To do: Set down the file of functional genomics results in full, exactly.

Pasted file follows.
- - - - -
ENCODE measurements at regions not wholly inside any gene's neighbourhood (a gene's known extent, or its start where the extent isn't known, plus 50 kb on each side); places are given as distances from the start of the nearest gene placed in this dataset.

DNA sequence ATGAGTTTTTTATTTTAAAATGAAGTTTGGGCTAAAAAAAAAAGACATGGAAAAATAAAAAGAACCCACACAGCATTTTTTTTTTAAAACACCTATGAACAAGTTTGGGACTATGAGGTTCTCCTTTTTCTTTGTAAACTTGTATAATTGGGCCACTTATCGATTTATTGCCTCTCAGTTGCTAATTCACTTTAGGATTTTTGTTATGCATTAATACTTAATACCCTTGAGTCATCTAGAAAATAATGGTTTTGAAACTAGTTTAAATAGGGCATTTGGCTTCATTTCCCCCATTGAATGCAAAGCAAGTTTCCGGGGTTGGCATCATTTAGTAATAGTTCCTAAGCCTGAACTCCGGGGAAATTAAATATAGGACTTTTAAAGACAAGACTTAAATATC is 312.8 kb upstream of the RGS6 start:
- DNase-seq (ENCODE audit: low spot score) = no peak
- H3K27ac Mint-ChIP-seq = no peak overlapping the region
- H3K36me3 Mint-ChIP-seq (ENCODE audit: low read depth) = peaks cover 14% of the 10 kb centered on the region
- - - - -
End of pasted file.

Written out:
ENCODE measurements at regions not wholly inside any gene's neighbourhood (a gene's known extent, or its start where the extent isn't known, plus 50 kb on each side); places are given as distances from the start of the nearest gene placed in this dataset.

DNA sequence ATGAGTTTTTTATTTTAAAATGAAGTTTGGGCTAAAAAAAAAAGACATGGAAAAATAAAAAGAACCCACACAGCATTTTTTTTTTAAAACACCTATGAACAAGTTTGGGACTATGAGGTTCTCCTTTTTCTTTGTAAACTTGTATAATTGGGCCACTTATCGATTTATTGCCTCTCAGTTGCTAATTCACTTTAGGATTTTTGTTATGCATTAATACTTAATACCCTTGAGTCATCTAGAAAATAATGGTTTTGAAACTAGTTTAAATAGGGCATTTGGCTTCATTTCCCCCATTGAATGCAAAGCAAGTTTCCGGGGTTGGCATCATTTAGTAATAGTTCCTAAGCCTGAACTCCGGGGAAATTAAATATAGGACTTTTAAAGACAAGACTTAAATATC is 312.8 kb upstream of the RGS6 start:
- DNase-seq (ENCODE audit: low spot score) = no peak
- H3K27ac Mint-ChIP-seq = no peak overlapping the region
- H3K36me3 Mint-ChIP-seq (ENCODE audit: low read depth) = peaks cover 14% of the 10 kb centered on the region